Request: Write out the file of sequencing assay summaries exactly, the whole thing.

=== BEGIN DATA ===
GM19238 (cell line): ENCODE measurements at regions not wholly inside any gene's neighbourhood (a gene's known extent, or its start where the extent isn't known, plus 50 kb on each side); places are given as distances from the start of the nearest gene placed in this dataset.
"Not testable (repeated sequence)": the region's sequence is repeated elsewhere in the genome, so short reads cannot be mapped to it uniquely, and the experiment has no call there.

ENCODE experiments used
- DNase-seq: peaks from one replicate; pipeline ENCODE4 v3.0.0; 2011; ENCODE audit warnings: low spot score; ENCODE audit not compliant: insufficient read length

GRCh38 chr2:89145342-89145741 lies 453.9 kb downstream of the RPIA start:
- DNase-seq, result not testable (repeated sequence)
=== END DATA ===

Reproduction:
GM19238 (cell line): ENCODE measurements at regions not wholly inside any gene's neighbourhood (a gene's known extent, or its start where the extent isn't known, plus 50 kb on each side); places are given as distances from the start of the nearest gene placed in this dataset.
"Not testable (repeated sequence)": the region's sequence is repeated elsewhere in the genome, so short reads cannot be mapped to it uniquely, and the experiment has no call there.

ENCODE experiments used
- DNase-seq: peaks from one replicate; pipeline ENCODE4 v3.0.0; 2011; ENCODE audit warnings: low spot score; ENCODE audit not compliant: insufficient read length

GRCh38 chr2:89145342-89145741 lies 453.9 kb downstream of the RPIA start:
- DNase-seq, result not testable (repeated sequence)